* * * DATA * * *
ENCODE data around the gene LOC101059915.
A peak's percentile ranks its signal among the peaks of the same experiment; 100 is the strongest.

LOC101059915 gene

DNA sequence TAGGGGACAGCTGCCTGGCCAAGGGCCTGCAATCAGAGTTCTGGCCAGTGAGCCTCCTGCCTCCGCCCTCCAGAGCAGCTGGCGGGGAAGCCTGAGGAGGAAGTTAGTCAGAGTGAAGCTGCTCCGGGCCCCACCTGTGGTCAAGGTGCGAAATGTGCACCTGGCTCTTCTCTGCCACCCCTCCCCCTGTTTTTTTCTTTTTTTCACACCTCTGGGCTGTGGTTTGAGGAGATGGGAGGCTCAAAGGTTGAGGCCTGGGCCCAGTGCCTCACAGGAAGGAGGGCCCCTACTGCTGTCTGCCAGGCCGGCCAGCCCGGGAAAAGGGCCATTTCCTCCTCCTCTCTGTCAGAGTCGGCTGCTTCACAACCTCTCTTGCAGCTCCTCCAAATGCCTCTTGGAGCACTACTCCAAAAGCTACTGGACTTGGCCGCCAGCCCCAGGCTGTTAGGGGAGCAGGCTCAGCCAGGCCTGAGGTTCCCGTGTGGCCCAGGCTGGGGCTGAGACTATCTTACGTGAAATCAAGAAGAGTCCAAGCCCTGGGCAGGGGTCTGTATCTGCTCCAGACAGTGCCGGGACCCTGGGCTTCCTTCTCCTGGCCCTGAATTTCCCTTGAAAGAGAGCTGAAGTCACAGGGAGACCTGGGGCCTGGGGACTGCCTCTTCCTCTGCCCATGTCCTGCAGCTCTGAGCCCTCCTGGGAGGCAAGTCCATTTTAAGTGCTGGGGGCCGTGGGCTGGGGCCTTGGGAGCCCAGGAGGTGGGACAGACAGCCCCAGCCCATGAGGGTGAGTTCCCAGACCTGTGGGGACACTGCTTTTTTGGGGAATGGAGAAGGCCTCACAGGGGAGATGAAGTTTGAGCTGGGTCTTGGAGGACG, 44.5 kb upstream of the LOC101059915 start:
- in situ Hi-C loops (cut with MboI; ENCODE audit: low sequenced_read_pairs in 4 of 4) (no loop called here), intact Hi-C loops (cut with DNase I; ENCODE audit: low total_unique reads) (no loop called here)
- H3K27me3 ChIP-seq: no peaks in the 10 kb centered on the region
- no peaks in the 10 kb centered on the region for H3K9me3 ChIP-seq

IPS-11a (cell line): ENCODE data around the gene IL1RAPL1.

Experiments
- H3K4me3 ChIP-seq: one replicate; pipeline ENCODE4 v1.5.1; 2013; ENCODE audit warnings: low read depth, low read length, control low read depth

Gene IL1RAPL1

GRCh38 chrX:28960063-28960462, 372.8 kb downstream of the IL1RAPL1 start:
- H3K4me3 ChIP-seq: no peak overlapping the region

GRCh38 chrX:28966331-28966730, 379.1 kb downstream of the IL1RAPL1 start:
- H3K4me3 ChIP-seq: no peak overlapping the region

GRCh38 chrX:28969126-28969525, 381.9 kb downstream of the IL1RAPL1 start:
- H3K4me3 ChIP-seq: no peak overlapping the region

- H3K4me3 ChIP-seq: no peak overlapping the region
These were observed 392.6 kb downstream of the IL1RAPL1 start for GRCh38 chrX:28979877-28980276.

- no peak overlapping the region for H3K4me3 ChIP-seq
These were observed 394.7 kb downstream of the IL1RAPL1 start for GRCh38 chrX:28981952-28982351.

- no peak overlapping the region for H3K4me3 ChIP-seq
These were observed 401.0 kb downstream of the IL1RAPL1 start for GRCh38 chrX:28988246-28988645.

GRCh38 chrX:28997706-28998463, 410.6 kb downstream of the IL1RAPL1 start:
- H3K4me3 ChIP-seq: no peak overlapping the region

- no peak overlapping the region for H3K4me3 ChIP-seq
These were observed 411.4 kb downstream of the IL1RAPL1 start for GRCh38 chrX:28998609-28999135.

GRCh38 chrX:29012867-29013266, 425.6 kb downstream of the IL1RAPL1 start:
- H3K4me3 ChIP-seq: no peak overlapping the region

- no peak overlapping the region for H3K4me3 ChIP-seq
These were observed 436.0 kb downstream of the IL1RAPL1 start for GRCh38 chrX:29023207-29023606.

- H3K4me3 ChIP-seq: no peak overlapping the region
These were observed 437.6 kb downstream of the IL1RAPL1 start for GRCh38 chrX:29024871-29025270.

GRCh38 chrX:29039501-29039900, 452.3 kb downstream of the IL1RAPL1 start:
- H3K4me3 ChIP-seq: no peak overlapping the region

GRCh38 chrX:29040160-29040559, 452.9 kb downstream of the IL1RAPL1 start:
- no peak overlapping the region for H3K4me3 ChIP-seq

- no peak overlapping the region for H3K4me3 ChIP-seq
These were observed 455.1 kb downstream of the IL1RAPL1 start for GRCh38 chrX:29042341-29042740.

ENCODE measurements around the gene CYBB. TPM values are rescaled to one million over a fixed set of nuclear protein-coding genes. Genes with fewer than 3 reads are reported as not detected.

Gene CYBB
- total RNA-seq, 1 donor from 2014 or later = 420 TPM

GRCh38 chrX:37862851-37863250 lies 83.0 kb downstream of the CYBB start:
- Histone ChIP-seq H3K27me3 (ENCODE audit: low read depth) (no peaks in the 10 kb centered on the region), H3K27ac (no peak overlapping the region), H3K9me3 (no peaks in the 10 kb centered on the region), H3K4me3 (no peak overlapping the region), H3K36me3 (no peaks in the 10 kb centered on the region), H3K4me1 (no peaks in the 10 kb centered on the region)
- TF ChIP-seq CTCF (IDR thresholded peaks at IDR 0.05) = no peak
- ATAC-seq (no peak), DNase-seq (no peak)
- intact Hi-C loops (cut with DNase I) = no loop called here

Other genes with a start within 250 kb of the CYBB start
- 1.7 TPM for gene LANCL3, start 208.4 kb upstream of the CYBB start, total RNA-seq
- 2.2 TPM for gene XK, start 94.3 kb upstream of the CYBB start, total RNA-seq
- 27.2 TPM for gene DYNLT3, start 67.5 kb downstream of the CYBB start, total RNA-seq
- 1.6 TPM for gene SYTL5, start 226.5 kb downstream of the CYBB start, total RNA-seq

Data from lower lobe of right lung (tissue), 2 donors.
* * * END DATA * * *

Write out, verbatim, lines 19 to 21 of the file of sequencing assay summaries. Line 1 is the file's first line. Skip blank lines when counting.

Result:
These were observed 392.6 kb downstream of the IL1RAPL1 start for GRCh38 chrX:28979877-28980276.

- no peak overlapping the region for H3K4me3 ChIP-seq
These were observed 394.7 kb downstream of the IL1RAPL1 start for GRCh38 chrX:28981952-28982351.